The Center for Injury Research and Policy (CIRP) of The Research Institute at Nationwide Children's Hospital works globally to reduce injury-related pediatric death and disabilities. With innovative research at its core, CIRP works to continually improve the scientific understanding of the epidemiology, biomechanics, prevention, acute treatment and rehabilitation of injuries. CIRP serves as a pioneer by translating cutting edge injury research into education, advocacy and advances in clinical care. For related injury prevention materials, or to learn more about the Center for Injury Research and Policy, go to http://www.injurycenter.org. While visiting our website, sign up for the RSS feed in the What's New section of our media center to receive e-mail updates of our latest news.
Ranked in U.S.News & World Report's 2010 "America's Best Children's Hospitals" and Parents magazine's 2009 top 10 "Best Children's Hospitals" lists, Nationwide Children's Hospital is one of the nation's largest not-for-profit freestanding pediatric healthcare networks providing care for infants, children, adolescents and adult patients with congenital disease. As home to the Department of Pediatrics of The Ohio State University College of Medicine, Nationwide Children's Hospital faculty train the next generation of pediatricians, scientists and pediatric specialists. The Research Institute at Nationwide Children's Hospital is one of the top 10 National Institutes of Health-funded free-standing pediatric research facilities in the U.S., supporting basic, clinical, translational and health services research at Nationwide Children's Hospital. Currently, two buildings totaling approximately 300,000 square feet are dedicated to research on the Nationwide Children's campus. An additional 225,000 square feet of research space will be added when a third research building opens in 2012. More information is available at http://www.NationwideChildrens.org/Research.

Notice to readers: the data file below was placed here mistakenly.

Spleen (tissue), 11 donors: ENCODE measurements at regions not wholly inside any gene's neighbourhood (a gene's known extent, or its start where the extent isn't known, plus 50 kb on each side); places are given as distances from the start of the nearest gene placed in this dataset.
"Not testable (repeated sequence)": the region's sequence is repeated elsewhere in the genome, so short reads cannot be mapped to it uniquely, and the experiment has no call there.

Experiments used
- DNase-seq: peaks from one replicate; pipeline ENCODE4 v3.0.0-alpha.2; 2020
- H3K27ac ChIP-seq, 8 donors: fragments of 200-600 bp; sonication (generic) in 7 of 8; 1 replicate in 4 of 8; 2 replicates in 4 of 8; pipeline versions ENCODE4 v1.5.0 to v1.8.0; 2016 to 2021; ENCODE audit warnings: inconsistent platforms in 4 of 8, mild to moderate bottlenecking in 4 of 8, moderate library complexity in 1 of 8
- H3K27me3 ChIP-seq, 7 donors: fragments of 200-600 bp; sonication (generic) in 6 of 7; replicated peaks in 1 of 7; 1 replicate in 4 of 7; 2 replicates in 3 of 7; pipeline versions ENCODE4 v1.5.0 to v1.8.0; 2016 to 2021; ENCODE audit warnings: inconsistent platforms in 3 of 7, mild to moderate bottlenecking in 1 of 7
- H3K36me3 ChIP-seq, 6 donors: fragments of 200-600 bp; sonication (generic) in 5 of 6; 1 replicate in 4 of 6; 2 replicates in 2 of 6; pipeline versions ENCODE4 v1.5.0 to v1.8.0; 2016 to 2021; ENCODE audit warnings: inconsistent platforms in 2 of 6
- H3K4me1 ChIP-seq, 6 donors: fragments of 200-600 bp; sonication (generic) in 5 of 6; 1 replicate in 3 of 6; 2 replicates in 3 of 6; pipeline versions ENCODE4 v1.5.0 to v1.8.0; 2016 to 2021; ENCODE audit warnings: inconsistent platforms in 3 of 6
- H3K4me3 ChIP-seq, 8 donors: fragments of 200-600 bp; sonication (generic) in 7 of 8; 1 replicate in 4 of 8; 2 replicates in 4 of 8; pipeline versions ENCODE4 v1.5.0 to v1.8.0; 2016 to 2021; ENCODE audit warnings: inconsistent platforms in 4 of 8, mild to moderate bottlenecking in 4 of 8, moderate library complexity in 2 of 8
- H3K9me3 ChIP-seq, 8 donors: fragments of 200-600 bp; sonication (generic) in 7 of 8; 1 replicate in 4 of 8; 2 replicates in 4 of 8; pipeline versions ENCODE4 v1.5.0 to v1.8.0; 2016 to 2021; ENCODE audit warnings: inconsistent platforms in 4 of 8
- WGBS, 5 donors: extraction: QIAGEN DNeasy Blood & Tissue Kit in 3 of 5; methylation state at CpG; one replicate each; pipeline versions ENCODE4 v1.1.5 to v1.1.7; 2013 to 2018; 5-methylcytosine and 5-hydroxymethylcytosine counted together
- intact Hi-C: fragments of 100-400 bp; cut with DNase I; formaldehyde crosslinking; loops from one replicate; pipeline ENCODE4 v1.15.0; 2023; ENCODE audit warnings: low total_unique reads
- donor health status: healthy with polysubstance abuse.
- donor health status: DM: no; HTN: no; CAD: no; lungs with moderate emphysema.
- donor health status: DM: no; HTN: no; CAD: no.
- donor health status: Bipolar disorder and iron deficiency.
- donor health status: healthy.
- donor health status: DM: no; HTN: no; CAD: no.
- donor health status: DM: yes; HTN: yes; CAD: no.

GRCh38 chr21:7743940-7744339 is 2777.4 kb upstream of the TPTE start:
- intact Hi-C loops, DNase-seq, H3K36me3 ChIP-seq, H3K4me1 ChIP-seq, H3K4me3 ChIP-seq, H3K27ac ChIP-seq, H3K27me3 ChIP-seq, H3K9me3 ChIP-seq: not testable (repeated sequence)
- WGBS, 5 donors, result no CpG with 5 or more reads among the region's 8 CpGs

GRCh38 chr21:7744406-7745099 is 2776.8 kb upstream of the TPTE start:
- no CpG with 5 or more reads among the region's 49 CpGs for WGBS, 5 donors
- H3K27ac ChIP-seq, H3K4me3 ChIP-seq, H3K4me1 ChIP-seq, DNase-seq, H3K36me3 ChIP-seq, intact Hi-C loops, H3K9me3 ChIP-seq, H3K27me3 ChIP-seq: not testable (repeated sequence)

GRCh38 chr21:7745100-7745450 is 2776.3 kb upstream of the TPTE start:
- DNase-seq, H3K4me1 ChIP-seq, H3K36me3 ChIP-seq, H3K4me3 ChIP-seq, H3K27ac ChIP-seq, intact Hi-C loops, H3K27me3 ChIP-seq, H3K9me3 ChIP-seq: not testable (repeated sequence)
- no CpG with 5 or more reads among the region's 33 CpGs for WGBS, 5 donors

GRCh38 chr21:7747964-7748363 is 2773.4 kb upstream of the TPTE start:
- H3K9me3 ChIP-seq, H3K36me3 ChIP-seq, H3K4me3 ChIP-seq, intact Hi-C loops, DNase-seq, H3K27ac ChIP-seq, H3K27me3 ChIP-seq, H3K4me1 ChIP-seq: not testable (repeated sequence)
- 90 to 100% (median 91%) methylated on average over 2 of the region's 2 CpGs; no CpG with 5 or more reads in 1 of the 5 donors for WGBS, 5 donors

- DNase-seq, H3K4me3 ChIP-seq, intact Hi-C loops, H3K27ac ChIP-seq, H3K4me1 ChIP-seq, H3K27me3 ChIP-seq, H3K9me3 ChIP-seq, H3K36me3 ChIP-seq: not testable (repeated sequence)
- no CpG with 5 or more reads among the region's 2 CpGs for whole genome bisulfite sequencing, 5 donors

Lara McKenzie, PhD http://www.nationwidechildrens.org/gd/applications/controller.cfm?page=3812&pname=bio&rID=159
Erin Pope | EurekAlert!
Multi-year study finds 'hotspots' of ammonia over world's major agricultural areas
17.03.2017 | University of Maryland
Diabetes Drug May Improve Bone Fat-induced Defects of Fracture Healing
17.03.2017 | Deutsches Institut für Ernährungsforschung Potsdam-Rehbrücke